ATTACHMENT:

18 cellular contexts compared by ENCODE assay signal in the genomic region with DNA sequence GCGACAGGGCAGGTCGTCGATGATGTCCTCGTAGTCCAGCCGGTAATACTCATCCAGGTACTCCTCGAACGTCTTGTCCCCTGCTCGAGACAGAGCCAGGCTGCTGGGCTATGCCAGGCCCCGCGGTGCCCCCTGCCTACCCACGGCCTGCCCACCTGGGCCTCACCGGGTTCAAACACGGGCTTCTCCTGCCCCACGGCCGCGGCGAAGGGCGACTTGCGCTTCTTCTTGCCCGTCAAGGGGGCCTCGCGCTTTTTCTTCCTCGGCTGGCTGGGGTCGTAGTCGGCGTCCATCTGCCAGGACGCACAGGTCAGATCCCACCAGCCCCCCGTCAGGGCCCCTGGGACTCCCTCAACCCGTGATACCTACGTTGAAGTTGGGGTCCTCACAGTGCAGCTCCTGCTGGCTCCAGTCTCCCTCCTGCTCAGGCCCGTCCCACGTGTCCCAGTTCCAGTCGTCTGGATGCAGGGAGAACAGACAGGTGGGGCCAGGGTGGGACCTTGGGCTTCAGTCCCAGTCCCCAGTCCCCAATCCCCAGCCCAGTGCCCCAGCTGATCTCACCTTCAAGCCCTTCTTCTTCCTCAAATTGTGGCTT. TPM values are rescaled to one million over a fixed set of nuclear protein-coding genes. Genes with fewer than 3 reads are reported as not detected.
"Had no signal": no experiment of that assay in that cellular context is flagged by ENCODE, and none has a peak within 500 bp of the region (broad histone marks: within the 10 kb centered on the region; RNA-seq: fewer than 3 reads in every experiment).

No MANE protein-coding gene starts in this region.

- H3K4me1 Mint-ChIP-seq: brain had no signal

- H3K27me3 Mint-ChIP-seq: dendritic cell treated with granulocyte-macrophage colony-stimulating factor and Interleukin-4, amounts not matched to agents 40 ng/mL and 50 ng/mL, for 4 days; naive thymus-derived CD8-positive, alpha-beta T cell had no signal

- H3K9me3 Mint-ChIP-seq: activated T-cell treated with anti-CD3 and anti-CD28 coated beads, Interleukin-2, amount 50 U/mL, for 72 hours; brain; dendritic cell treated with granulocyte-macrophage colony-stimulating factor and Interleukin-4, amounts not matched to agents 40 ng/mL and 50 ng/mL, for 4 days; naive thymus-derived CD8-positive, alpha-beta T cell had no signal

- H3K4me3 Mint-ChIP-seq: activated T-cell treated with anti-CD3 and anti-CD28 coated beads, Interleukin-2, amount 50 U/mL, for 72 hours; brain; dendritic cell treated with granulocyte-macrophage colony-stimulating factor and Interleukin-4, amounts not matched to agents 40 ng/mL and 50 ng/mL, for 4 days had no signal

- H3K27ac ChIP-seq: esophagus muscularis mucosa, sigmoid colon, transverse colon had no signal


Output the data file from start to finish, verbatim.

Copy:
18 cellular contexts compared by ENCODE assay signal in the genomic region with DNA sequence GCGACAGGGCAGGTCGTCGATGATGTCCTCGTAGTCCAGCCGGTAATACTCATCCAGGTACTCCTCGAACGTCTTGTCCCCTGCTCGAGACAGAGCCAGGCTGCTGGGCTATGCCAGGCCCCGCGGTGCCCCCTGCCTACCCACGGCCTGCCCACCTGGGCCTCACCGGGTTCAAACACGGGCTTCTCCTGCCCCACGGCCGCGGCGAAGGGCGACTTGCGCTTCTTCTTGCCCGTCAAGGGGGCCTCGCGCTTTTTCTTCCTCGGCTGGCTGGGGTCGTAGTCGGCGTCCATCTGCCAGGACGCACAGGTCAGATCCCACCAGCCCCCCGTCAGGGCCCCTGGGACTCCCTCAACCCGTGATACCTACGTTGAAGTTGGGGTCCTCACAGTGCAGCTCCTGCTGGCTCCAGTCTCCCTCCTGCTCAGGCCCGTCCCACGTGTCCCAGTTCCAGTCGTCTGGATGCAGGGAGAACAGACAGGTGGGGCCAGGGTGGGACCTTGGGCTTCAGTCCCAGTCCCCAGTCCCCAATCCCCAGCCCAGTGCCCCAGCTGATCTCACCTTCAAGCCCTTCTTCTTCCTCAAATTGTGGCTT. TPM values are rescaled to one million over a fixed set of nuclear protein-coding genes. Genes with fewer than 3 reads are reported as not detected.
"Had no signal": no experiment of that assay in that cellular context is flagged by ENCODE, and none has a peak within 500 bp of the region (broad histone marks: within the 10 kb centered on the region; RNA-seq: fewer than 3 reads in every experiment).

No MANE protein-coding gene starts in this region.

- H3K4me1 Mint-ChIP-seq: brain had no signal

- H3K27me3 Mint-ChIP-seq: dendritic cell treated with granulocyte-macrophage colony-stimulating factor and Interleukin-4, amounts not matched to agents 40 ng/mL and 50 ng/mL, for 4 days; naive thymus-derived CD8-positive, alpha-beta T cell had no signal

- H3K9me3 Mint-ChIP-seq: activated T-cell treated with anti-CD3 and anti-CD28 coated beads, Interleukin-2, amount 50 U/mL, for 72 hours; brain; dendritic cell treated with granulocyte-macrophage colony-stimulating factor and Interleukin-4, amounts not matched to agents 40 ng/mL and 50 ng/mL, for 4 days; naive thymus-derived CD8-positive, alpha-beta T cell had no signal

- H3K4me3 Mint-ChIP-seq: activated T-cell treated with anti-CD3 and anti-CD28 coated beads, Interleukin-2, amount 50 U/mL, for 72 hours; brain; dendritic cell treated with granulocyte-macrophage colony-stimulating factor and Interleukin-4, amounts not matched to agents 40 ng/mL and 50 ng/mL, for 4 days had no signal

- H3K27ac ChIP-seq: esophagus muscularis mucosa, sigmoid colon, transverse colon had no signal